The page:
The Four Corners region is on the cusp of a rapid transformation from coal to renewable energy. The massive coal-fired San Juan Generating Station near Farmington is slated for demolition later this spring, accompanied by the simultaneous construction of large utility-scale solar photovoltaic plants. The metamorphosis from 19th-century to 21st-century technology is breathtaking to behold.
The San Juan Generating Station was constructed 50 years ago, back in 1973, and generated 1,848-MW of electricity fueled by burning coal from the nearby San Juan coal mine. Half the power plant was closed in 2017, when the owners decided that was cheaper than installing modern pollution control equipment to reduce nitrogen oxides and sulfur dioxide contributing to regional haze.
Soon thereafter, the majority owners of the power plant, led by Public Service Company of New Mexico (PNM), announced intentions to permanently retire the remainder of the plant and replace it with renewable energy sources. Consequently, San Juan Generating burned its last shovel-full of coal in September 2022 and shut down after a half-century of operation.
Now, the plant’s owners are rapidly moving toward decommissioning and demolition. San Juan County, New Mexico, passed an ordinance requiring the demolition and removal of retired coal-fired power plants in order to prevent deterioration, groundwater contamination and other potential risks to public health and welfare. The plant’s owners already intended full reclamation, but the county’s ordinance placed a premium on prompt action.
PNM filed its decommissioning plan with the county in December. The plant’s innards are already on the auction block, and buildings and smokestacks could be demolished as soon as April. The entire reclamation process will take another couple of years.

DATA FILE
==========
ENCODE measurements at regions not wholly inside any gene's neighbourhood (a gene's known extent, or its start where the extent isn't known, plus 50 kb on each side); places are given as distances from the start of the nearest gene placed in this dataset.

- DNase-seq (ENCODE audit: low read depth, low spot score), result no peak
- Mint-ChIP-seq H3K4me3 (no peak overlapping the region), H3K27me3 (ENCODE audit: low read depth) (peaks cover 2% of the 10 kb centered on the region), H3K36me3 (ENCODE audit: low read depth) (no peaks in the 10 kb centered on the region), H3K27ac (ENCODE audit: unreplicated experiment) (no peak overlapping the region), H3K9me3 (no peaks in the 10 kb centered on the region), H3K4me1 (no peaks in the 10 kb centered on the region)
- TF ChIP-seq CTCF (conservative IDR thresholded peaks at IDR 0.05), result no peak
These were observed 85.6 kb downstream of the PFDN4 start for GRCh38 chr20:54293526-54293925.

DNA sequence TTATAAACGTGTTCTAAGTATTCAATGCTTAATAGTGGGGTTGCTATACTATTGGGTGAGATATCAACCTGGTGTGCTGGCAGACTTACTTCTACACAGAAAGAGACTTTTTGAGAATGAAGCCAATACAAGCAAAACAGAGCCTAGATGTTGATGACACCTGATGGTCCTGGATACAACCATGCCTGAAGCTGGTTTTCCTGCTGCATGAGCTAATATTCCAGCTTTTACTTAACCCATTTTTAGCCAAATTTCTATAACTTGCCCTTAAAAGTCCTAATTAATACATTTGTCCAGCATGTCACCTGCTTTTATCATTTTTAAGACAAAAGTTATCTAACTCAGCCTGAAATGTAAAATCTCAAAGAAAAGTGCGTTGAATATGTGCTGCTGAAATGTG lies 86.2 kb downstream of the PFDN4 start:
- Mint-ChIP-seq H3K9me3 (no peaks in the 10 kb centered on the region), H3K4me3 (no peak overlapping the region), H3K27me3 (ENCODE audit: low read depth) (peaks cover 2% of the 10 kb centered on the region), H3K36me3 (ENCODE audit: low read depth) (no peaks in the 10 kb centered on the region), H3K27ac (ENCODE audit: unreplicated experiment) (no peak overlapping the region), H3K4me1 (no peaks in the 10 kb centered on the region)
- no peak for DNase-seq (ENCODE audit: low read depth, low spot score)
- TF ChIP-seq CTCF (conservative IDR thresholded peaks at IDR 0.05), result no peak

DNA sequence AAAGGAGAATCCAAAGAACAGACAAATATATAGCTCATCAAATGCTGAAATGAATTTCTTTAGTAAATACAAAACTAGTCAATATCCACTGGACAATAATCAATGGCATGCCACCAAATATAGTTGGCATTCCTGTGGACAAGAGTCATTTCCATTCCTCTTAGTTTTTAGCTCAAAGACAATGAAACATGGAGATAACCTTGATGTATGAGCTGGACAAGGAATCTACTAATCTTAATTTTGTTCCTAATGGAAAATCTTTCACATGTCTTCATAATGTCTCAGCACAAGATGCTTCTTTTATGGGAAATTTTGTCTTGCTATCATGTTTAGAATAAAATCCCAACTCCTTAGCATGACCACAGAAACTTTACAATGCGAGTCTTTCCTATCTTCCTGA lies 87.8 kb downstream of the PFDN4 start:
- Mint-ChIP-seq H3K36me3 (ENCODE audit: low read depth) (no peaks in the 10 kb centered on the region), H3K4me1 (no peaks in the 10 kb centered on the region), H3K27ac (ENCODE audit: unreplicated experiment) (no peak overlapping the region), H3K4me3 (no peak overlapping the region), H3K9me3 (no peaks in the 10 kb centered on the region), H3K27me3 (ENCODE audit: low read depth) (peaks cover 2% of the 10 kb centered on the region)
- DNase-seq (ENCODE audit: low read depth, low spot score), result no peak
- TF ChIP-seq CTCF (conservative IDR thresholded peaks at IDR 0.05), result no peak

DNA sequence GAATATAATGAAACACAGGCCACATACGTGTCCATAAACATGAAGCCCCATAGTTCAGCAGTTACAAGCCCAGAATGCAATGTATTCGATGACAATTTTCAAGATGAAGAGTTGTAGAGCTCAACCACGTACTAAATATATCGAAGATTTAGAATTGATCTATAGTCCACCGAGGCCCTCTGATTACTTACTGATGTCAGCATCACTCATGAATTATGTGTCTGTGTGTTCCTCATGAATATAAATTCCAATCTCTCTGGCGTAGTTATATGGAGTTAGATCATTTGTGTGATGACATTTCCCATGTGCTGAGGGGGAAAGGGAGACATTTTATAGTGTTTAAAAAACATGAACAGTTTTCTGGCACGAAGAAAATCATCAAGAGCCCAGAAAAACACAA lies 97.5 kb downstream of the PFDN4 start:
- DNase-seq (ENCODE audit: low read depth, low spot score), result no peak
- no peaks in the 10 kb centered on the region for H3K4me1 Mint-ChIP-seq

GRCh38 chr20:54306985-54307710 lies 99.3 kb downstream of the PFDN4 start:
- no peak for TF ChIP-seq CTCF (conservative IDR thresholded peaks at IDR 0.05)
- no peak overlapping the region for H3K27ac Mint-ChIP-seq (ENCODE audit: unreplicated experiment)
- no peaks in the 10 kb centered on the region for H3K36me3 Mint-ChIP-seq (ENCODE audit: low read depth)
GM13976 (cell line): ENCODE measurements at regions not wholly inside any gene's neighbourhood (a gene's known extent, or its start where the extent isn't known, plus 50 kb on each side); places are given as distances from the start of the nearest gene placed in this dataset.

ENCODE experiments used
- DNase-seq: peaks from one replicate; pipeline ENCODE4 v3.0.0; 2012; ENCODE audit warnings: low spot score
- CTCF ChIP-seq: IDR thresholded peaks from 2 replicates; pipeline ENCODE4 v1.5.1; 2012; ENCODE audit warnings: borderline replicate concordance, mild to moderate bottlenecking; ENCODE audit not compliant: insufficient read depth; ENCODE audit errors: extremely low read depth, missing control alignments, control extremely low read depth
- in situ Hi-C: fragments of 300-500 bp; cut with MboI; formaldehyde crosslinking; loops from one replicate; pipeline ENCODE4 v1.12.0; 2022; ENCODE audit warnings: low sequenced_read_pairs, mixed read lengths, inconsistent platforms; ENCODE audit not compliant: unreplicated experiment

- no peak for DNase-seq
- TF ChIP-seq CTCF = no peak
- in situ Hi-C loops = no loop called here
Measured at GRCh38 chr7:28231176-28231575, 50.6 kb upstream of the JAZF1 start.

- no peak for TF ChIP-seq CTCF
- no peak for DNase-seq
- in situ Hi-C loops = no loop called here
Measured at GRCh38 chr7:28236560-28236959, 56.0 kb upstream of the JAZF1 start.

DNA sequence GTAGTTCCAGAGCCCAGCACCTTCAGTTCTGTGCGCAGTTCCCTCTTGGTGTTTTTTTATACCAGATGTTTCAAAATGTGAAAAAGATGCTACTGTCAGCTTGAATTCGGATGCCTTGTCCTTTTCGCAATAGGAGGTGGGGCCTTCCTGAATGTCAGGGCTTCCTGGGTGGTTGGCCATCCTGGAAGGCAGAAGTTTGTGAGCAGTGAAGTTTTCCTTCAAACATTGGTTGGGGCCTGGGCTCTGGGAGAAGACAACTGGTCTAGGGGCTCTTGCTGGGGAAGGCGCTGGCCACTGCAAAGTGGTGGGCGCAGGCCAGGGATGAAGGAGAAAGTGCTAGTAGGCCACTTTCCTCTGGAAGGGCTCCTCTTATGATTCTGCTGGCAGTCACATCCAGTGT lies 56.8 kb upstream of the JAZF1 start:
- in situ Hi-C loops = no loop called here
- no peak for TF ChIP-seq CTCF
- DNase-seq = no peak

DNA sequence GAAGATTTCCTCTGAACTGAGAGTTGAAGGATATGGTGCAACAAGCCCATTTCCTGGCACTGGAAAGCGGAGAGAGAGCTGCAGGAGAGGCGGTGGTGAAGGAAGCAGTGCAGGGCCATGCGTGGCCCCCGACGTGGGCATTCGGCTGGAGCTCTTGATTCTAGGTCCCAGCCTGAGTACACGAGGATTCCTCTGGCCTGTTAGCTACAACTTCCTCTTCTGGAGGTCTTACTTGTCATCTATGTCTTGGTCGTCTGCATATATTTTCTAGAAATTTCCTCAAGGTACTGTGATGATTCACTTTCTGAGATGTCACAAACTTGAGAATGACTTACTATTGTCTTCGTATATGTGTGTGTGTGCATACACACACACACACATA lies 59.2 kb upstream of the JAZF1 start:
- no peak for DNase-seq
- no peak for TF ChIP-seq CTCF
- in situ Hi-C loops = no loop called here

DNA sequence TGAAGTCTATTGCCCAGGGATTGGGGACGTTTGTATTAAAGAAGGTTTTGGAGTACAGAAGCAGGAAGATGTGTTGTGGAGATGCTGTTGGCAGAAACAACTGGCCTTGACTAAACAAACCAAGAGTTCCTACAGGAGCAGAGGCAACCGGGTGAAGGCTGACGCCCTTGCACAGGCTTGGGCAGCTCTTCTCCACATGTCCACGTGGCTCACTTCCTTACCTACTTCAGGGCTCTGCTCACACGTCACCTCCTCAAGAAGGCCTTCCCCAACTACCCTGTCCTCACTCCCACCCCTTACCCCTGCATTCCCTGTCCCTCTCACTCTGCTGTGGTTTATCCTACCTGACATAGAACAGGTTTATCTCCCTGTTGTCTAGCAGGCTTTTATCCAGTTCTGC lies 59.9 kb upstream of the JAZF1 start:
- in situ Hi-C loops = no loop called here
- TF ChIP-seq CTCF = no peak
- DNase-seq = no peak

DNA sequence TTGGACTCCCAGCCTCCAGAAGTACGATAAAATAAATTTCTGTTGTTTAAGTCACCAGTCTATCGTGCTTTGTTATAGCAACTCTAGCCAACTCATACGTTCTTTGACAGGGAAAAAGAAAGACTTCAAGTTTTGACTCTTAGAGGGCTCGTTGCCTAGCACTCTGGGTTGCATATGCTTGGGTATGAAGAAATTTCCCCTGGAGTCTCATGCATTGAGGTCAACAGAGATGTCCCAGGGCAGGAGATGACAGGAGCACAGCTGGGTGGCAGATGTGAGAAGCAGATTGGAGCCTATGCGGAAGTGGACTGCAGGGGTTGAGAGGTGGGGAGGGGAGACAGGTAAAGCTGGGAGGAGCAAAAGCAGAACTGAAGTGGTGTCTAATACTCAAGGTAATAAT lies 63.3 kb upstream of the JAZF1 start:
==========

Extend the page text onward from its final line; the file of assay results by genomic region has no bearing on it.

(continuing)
Meanwhile, a solar development company, D.E. Shaw Renewable Investments, has approval to proceed with a 200-MW photovoltaic and 100-MW battery storage project called San Juan Solar Phase I. The solar project is located immediately northeast of the San Juan Generating Station on private land. Construction on the solar project is also expected to commence this spring, perhaps exactly as the coal-fired plant it is intended to replace is demolished. The solar energy will be purchased by PNM to replace the electricity previously produced by burning coal.
Other solar projects are under consideration in the immediate vicinity, including a second phase of the San Juan Solar project and another similar large-scale project adjacent to the coal plant on the west side referred to as Shiprock Solar.
A key consideration in New Mexico was to ensure that the replacement power projects were located in the same school district as the retiring coal-fired power plant. San Juan Generating Station provided the lion’s share of the property tax to the Central Consolidated School District in Kirtland. The solar projects will replace the several hundred million dollars in property value previously attributed to the coal plant, thereby diminishing financial impacts on the district.
The one-for-one swap of solar for coal crystallizes our region’s energy transformation. The solar projects re-use the coal plant’s existing electric substations and transmission lines to repower communities across New Mexico with an inexhaustible source of renewable solar energy.
The coal plant’s demolition and the solar project’s construction will bring about an immediate construction boom, but with several solar projects on the horizon, the associated construction jobs should extend for several years.
Two additional solar projects intended to replace electricity from San Juan Generating Station are already under construction in northwest New Mexico near Cuba. The Arroyo Solar Project is 300-MW of solar photovoltaic and 150-MW of battery storage, while the Jicarilla Solar Project provides 50-MW of solar with 20-MW of battery storage. Both should begin operating in May.
This content first published in the Durango Herald here.